Here are 18 photos taken on Jan, 17, 2012 as I made one of my solitary weekly Irondequoit Bay tours from outlet to inlet, this time from the land, instead of from my O’Day Javelin 14 sailboat.
Included are views of Durand Eastman Park, Lake Ontario, Mayer’s Marina, Newport YC, Newport Marina (former Newport House location), Rochester Canoe Club, Fish & Game Club, Snyder’s Island, and a lonely, cold gull. In this warm winter, the Bay did not freeze over except in a few coves, and fishermen were absent.
Feel free to send these to anyone for educational, non-commercial purposes, with attribution.
Leo Balandis, On the Bay since 1970. Member, Rochester Canoe and Newport Yacht Clubs.
I went to the Finger Lakes Boating Museum show (FLBM.org) at Seneca Lake on 7/23, and saw a sailing canoe in use that looked like something that could have been built by RCC’s George Ruggles in 1890.
The owner Jim Gargiula said that it was a Peterboro built Canadien Model 16ft. long with 45 SF sail weighing 80 lbs. built in 1939-40. He bought it from Harry Bogdan at Yonkers Canoe Club (a competing club of RCC in 1890) in 1954, and he himself sailed/paddled it on Jamaica Bay out of Sebago Canoe Club (founded 1933) in Brooklyn. By coincidence, RCC member John Fortunato came from that club.
But the coincidence is much greater, as Jim and I discovered as we talked. He lived in the same area that I grew up in, though closer to Bensonhurst/Dyker Beach than Bay Ridge. He was in the Army 1963, (me 1953) and at Camp Gordon, as I was, and the Signal School at Fort Monmouth, as I was. And he met Werner Von Braun, the ex-Nazi rocket scientist at Redstone Arsenal, where I served.
I also had a good conversation with with Bill Oben, President of FLBM, and I have already sent him some RCC History, and have decided to join FLBM.
A small world, indeed.
Newport House, the oldest business in Monroe County NY dating from 1840 , will be razed in the near future to make way for a new residential, marina, and clubhouse complex to be known as Newport Marine Club. Once known as New-Port House, it and former owner William H. Sours are a part of Rochester Canoe Club’s early history between 1881-1914. Sours was a member of RCC and built its first two clubhouses on the Bay in 1884 and 1886, the latter burning in 1913. He then turned over the business to his brother-in-law and son-in-law, Frederick and Warren Frost. RCC continues as the oldest continuous sailing club in the area (now without canoes) for 129 years. Continue reading A Farewell to Newport House on Irondequoit Bay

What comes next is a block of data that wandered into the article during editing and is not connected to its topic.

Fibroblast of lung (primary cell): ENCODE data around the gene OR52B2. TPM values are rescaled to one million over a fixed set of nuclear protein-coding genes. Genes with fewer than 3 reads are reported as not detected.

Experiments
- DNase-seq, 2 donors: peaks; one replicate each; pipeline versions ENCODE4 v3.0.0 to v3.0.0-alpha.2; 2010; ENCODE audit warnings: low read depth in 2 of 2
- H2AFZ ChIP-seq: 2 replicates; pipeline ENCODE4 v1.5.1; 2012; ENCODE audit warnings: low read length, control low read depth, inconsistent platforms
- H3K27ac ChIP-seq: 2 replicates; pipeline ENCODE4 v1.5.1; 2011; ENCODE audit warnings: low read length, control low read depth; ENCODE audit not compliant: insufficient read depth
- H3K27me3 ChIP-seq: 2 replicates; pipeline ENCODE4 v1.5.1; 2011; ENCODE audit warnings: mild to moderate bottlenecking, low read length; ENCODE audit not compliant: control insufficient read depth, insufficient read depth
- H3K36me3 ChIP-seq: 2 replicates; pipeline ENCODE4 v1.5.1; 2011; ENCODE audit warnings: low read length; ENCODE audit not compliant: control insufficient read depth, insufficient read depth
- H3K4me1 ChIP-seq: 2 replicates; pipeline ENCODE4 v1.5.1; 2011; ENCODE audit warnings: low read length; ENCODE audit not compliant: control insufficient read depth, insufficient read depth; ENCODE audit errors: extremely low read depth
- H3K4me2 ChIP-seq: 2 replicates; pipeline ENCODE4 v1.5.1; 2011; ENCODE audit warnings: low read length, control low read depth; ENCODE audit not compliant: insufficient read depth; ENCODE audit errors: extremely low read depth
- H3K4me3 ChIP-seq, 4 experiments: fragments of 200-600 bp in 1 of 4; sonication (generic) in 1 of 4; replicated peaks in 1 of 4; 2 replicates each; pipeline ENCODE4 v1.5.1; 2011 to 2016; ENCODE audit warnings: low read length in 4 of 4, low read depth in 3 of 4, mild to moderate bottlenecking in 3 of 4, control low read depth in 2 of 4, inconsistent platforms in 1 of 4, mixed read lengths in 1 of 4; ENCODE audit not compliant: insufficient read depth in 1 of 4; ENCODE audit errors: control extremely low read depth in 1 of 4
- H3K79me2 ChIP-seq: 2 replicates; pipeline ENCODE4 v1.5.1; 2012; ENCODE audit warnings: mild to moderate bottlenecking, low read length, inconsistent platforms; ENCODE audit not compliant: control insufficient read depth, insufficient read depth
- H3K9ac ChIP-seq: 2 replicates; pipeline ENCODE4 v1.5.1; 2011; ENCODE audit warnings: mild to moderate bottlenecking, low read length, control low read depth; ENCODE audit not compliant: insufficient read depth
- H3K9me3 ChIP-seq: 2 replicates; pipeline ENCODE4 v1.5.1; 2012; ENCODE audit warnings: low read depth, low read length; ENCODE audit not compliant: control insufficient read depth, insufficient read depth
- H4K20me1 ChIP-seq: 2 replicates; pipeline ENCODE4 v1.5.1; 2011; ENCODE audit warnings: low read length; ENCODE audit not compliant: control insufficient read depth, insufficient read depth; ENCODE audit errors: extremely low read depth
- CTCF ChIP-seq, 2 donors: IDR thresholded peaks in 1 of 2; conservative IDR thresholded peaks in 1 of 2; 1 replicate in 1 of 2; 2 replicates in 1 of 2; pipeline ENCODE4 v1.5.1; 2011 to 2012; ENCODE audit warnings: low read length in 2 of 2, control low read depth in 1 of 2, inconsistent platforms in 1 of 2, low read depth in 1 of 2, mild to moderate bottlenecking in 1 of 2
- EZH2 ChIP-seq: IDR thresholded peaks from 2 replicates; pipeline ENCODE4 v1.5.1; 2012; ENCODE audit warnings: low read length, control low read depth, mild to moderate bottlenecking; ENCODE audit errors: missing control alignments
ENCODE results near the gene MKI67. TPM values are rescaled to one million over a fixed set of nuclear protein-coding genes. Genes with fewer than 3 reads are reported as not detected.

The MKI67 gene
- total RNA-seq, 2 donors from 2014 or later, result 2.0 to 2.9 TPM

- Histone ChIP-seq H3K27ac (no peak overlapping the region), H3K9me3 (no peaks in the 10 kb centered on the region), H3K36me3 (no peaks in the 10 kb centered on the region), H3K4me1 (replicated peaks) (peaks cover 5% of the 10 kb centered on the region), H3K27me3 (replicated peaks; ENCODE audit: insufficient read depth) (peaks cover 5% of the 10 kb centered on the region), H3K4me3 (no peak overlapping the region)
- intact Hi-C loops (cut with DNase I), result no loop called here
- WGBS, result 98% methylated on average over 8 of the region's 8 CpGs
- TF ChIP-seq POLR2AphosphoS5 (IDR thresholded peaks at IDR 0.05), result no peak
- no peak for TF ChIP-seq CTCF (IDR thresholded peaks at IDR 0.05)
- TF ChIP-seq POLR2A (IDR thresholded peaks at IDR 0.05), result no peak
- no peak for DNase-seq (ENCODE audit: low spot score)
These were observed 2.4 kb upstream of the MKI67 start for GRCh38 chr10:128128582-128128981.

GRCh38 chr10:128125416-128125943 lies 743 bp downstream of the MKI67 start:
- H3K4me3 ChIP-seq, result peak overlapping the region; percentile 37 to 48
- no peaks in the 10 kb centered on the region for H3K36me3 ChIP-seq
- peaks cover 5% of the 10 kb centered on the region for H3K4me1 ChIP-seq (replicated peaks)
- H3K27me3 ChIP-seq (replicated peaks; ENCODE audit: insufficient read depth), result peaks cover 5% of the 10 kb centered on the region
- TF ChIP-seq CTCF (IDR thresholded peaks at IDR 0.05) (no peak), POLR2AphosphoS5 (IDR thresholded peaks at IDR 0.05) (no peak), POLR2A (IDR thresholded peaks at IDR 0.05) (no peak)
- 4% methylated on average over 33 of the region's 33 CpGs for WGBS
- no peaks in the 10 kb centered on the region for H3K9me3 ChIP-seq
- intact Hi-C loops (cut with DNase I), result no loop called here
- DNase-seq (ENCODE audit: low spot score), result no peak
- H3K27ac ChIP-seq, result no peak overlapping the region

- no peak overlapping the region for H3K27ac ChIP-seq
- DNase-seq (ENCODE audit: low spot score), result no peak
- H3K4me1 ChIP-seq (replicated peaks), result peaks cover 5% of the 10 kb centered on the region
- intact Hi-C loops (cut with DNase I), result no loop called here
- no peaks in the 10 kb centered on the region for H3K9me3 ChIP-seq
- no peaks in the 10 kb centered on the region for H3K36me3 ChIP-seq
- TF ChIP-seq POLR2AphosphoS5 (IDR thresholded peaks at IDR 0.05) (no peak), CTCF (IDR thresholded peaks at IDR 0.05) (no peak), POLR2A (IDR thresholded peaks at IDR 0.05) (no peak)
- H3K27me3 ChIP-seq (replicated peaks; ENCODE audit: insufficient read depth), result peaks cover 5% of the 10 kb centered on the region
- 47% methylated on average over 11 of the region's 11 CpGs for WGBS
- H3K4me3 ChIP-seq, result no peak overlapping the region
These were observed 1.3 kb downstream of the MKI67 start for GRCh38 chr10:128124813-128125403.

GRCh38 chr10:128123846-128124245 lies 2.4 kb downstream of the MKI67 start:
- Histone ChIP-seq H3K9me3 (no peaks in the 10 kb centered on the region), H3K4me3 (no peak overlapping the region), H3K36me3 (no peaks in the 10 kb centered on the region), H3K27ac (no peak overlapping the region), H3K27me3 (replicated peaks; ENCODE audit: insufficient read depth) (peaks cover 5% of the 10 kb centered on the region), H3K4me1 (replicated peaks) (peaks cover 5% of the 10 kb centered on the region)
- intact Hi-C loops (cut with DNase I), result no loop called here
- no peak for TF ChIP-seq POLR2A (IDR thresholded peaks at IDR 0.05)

Iceboating was a natural extension of sailing at Irondequoit Bay Clubs after the sport arrived in New York in 1861 with the formation of the Poughkeepsie Ice Yacht Club on the Hudson River. Early Bay Clubs with conventional sailboats included Point Lookout (1868), Old Star (1872), Dodge (1871), Rochester Canoe (1881/1884 on Bay), Irondequoit Canoe (1895), Sawennishat (1903), located around Newport Point, where Newport House owner William Sours was a RCC member and sailing sponsor on both Continue reading Iceboating on Irondequoit Bay
A true story
To Members of Newport Yacht Club, et al.
Many old (and new) members don’t know about the old lighthouse that existed on Irondequoit Bay at our site many years before we bought it (when it was known as the Birds & Worms Hotel) and of the efforts of the Club to save it through the years. This information has only recently come to light through the revelations of an ancient member who has agreed to come forth on condition of Continue reading The Olde Lighthouse